# Show that $dx = \frac{2}{1 + u^2} du$ where $u = {\tan(\frac{x}{2})}$

Hello everyone I have been trying to show that

$dx = \frac{2}{1 + u^2} du$ where $u = {\tan(\frac{x}{2})}$

but I keep ending up with something like this: $2d{\sin(\frac{x}{2})}\cos(\frac{x}{2})$ = $d\sin(\frac{2x}{x})$ = $d\sin x$

is there a mistake in the question or am I doing something wrong? thanks for the help!

• Hint: What is $d(\arctan x)$? – user122283 Feb 3 '14 at 21:32
• @Alex Have you established expression for $sinx$ or $cosx$ in terms of rational expressions $u$? Because you can derive those to find your answer. – imranfat Feb 3 '14 at 21:35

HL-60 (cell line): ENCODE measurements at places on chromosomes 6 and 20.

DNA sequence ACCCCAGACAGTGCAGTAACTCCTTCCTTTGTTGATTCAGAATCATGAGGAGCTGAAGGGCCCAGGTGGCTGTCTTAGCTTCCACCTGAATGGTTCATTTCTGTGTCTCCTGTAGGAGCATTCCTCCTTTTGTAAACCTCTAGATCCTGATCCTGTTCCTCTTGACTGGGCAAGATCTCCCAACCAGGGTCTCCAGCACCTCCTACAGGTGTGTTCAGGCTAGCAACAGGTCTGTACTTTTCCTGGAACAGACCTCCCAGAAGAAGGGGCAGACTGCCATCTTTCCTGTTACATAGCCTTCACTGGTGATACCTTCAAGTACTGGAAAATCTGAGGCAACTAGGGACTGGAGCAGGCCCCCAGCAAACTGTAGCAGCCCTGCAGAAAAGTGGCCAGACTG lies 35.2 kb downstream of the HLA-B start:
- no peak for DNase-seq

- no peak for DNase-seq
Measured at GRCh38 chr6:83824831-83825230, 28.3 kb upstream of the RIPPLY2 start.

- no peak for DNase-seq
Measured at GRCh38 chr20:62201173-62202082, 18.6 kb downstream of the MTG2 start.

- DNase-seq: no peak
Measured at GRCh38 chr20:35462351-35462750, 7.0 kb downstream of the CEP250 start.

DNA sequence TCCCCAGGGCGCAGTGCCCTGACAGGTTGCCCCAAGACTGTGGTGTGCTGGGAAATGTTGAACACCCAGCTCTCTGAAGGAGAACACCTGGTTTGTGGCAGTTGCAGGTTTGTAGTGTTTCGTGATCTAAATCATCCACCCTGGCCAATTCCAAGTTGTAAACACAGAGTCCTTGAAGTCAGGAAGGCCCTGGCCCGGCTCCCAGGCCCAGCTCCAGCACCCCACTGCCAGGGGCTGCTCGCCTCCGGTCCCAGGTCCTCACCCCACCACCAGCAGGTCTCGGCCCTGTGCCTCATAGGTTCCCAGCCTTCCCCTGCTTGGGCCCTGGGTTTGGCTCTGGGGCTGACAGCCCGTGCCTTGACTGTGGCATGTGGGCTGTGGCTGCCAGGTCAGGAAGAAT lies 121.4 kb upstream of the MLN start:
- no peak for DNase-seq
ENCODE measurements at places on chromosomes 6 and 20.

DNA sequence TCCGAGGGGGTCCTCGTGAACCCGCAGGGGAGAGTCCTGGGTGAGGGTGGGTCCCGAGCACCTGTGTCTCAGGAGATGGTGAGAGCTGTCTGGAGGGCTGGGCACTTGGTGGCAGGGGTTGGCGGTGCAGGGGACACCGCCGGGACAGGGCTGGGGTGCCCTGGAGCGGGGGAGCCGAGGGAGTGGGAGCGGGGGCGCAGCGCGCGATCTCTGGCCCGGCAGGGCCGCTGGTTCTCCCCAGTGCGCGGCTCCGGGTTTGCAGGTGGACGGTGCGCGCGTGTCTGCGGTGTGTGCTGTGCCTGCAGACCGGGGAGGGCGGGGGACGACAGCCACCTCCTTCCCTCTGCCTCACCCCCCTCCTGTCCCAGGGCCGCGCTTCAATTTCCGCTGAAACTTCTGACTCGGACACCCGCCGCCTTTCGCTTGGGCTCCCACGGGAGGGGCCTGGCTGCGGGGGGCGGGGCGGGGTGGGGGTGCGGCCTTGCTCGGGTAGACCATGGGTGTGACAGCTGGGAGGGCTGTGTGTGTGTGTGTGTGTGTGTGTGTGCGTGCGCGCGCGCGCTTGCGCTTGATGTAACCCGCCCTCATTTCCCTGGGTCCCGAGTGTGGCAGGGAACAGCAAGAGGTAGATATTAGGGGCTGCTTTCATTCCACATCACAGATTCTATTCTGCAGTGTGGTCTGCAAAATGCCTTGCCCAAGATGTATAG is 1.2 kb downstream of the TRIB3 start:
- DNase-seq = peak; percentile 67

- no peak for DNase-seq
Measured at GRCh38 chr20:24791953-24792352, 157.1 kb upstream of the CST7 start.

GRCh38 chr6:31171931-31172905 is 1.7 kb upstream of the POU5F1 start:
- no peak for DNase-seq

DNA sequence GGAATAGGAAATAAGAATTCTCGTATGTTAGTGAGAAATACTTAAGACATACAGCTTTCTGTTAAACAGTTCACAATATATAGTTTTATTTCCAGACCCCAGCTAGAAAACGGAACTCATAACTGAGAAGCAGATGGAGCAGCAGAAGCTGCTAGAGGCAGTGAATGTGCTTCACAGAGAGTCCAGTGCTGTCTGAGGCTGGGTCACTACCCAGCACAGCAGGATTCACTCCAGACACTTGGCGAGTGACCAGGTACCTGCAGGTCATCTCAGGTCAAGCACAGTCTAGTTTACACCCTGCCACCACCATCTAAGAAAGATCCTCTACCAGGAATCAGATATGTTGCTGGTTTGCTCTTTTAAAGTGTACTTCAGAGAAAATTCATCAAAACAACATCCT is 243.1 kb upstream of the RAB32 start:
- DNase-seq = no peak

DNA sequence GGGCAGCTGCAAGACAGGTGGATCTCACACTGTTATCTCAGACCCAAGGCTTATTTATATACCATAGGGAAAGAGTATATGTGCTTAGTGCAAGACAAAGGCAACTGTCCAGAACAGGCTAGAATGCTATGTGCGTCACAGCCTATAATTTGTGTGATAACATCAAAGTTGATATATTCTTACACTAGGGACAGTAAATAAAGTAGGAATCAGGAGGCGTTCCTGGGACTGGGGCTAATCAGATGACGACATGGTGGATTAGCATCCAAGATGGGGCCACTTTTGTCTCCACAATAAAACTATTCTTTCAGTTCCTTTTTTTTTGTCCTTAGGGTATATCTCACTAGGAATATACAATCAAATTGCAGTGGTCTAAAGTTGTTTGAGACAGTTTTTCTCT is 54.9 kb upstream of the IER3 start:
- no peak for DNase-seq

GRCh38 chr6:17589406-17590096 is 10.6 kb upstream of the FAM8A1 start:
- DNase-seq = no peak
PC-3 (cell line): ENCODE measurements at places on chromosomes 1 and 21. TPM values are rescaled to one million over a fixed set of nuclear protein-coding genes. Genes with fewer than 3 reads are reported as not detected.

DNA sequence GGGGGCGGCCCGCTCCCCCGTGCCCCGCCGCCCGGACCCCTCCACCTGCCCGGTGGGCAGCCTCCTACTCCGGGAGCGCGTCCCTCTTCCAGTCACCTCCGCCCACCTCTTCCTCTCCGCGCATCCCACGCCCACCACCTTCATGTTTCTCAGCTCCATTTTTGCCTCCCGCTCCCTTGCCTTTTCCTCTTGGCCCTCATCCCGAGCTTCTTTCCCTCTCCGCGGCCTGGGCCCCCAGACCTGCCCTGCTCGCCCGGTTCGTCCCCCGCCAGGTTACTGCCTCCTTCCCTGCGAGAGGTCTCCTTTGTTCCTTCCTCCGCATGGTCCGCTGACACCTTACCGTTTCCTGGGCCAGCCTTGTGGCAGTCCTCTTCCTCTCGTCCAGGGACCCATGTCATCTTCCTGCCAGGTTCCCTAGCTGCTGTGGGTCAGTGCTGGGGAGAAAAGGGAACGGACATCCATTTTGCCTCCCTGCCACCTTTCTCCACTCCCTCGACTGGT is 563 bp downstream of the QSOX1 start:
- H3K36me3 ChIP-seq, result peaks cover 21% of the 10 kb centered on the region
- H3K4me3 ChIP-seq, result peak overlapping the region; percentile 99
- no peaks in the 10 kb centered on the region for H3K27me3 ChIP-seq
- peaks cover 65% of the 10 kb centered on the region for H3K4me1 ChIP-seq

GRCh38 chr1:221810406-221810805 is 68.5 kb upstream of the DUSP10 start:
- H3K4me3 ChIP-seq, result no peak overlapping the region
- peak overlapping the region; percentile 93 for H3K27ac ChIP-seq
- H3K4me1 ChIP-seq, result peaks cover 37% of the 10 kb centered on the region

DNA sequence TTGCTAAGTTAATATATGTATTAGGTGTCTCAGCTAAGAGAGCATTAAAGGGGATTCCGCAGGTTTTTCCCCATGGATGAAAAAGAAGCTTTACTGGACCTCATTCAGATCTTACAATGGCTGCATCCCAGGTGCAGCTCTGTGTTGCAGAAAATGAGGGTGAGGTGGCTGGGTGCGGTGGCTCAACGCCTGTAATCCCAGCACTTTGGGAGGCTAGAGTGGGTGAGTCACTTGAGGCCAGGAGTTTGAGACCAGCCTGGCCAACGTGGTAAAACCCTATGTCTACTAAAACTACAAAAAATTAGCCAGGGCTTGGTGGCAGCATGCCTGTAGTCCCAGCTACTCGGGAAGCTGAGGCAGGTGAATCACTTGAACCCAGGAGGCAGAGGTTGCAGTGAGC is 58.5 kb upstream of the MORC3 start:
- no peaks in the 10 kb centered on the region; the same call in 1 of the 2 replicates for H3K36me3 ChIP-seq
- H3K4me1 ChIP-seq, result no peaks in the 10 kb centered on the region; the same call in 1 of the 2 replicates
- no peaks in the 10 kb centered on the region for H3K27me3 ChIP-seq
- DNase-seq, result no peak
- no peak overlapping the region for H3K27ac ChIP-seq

We have $$du=\left(\tan\left( \frac x 2\right)\right)'dx=\frac 1 2\left(1+\tan^2\left( \frac x 2\right)\right)dx=\frac 1 2\left(1+u^2\right)dx$$ and deduce the desired result.

• thank you! but why are we allowed the take the derivative of $\left(\tan\left( \frac x 2\right)\right)'$ – Alex Chavez Feb 3 '14 at 21:53
• We have $u=\tan\left( \frac x 2\right)$ so what's $\frac{du}{dx}$? – user63181 Feb 3 '14 at 21:58

Hint:

$$du = d(\tan(x/2)) = \left(1+\tan^2\frac{x}{2}\right)\frac{1}{2}dx,$$

so remembering that $\tan{x/2} = u$...

Cheers!

Hint: Note that $$u=\cfrac{\sin\frac x2}{\cos\frac x2}.$$ Take the derivative with respect to $x,$ using quotient and chain rules. Then, try to rewrite the result in terms of $u,$ rather than sine and cosine.